Last Updated Sep 10, 2009 12:37 PM EDT
What's causing the bull run? It certainly doesn't seem to be fundamentals. According to statistics published by the World Gold Council, which has an obvious self-interest in driving gold prices higher, total gold demand in the second quarter was down 9 percent compared with the same period last year. It said demand for gold jewelry was down 22 percent compared to 2008 and industrial use of gold fell 21 percent. The only part of the gold market that flourished was financial speculation, which was up a whopping 46 percent on year earlier levels.
Another reason often cited by gold bugs for the attraction of the metal is that it's a good hedge against inflation. But according to the Labor Department's statistics, the consumer price index in July - the latest month it had figures on - fell 2.1 percent in the 12 months since July 2008. That's disinflation, not inflation. So what are they hedging against?
Perhaps it's a combination of factors. Investec Asset Management, a London-based investment firm, put it this way: "We believe that the combination of unprecedented global fiscal stimulus, quantitative easing, and increased money supply has the potential to result in broad currency devaluation, negative real interest rates and the return of high rates of inflation," it said. "We believe this points to a very supportive backdrop for gold to sustain moves above previous highs." Investec said "it would not be unreasonable" if gold prices went 10-15 percent higher, hitting the $1100 to $1150 range.
David Einhorn, founder of hedge fund Greenlight Capital, began investing in gold earlier this year because he feared paper currencies would suffer. "The size of the Fed's balance sheet is exploding and the currency is being debased," he wrote to investors. "Our instinct is that gold will do well either way: deflation will lead to further steps to debase the currency, while inflation speaks for itself." So gold supposedly benefits if there is either deflation or inflation!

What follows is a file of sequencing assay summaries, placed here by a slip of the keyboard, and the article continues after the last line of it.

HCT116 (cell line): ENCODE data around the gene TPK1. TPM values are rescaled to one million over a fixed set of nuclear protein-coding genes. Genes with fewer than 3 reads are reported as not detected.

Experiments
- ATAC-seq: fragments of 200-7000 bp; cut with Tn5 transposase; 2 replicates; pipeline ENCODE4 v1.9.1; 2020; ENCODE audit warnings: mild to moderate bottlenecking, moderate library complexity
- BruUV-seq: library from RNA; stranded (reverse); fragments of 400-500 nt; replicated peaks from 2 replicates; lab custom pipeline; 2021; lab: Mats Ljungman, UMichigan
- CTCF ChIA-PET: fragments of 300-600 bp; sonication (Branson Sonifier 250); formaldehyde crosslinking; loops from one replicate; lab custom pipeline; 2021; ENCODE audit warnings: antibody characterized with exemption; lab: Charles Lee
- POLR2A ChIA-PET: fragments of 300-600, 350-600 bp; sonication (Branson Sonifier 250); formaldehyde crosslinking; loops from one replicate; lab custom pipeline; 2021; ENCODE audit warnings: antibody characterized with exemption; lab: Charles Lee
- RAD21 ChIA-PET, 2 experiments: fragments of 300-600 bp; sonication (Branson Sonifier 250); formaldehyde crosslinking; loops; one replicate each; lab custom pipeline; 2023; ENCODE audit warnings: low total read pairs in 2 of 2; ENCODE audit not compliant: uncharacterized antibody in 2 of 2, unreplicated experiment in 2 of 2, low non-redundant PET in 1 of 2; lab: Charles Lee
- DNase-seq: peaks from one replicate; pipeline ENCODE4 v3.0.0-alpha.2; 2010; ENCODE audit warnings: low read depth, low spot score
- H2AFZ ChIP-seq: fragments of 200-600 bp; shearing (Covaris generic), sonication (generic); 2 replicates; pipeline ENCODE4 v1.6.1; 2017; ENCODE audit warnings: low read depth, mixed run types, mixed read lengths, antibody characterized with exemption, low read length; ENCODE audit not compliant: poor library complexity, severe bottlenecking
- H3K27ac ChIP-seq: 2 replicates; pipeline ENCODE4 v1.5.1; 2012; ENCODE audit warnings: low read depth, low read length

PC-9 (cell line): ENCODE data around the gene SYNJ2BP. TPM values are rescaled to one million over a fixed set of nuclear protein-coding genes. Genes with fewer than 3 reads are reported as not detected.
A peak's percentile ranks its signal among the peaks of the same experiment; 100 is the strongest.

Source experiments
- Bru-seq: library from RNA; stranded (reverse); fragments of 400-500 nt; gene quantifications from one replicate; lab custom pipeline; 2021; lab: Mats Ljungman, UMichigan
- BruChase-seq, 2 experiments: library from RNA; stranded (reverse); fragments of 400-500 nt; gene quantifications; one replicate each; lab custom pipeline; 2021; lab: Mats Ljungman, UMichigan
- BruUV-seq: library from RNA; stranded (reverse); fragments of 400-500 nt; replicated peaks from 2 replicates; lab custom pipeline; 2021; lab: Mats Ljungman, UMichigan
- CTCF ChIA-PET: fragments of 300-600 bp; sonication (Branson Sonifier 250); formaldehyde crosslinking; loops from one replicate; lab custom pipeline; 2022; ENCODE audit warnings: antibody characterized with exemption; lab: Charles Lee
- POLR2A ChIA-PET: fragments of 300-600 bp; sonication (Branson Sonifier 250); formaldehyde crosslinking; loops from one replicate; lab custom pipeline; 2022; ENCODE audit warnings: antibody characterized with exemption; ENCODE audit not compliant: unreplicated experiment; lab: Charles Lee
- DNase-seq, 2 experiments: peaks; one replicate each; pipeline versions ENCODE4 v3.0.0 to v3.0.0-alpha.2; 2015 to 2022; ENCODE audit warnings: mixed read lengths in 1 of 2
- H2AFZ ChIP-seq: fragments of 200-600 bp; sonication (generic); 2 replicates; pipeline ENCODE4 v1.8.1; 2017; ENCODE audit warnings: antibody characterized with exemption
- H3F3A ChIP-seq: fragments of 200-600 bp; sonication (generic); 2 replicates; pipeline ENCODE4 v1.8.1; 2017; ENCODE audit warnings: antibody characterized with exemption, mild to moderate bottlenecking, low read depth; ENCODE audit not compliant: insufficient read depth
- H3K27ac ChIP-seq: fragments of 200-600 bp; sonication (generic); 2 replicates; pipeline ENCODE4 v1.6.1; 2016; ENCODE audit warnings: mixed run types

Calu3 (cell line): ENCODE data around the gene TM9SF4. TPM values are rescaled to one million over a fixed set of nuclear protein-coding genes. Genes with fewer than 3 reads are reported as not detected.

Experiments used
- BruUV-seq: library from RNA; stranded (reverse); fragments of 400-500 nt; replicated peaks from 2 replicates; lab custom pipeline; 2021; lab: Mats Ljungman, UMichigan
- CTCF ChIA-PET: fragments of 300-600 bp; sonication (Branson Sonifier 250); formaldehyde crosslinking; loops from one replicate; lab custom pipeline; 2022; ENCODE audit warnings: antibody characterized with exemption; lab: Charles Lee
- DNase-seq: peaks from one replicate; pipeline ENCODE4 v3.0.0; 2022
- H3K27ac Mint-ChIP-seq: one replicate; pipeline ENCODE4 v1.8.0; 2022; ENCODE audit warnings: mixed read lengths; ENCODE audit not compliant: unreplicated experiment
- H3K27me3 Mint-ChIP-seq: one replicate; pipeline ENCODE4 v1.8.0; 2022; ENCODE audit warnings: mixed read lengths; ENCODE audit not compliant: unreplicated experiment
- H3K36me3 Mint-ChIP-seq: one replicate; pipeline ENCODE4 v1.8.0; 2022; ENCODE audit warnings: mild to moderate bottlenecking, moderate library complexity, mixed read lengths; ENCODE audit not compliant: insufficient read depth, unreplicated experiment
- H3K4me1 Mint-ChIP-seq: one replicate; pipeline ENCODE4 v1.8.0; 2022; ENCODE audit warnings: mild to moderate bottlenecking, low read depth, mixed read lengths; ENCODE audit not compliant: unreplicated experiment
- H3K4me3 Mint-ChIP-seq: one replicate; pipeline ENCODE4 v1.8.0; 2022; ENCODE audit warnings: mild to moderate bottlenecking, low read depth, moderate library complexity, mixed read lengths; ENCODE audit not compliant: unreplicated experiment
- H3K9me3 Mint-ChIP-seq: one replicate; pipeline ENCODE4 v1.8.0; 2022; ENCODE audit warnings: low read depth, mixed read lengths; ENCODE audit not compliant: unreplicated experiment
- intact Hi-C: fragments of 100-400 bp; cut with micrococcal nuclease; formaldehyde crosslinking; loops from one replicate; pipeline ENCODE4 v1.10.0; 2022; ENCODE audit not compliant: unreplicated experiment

It is true that the dollar has been under pressure and that commodities priced in dollars often move in the opposite direction to dollar moves. The dollar hit a new low against the euro this week. The dollar index, which tracks the dollar against six other major currencies, fell to 77.047, its lowest rate since September of last year.
What caused the selloff? Once again it was a Chinese official saying that his country might sell off some of its $1.5 trillion in dollar holdings to buy other currencies. "Most of our foreign reserves are in U.S. bonds and this is very difficult to change, so we will diversify incremental reserves into euros, yen and other currencies," said the official, Cheng Siwei. The Chinese keeping making this threat, but there is little evidence that it has matched words with action.
Another factor supporting gold is that U.S. interest rates are so low. The London interbank dollar rate, which is what banks charge each other for loans, has fallen to an historic low of 0.314 percent, down from 4.8 percent last October. Because gold does not earn interest like a bond, there is an "opportunity cost" of holding gold, but with dollar rates so low, the opportunity cost of holding gold is negligible.
This all suggests that one factor - financial speculation - is behind the surge in gold prices, not fundamentals. Gold producers are ending their hedge strategies - betting that current gold prices are higher than they will be in the future. That requires them to buy huge amounts of gold. According to the Wall Street Journal, Barrick Gold Corp., the world's largest gold producer, has purchased 2.4 million ounces on the open market and plans to buy another 3 million ounces in the next few weeks.
Finally, that's a clear explanation about why the gold price has shot up. But it also suggests that high price won't last.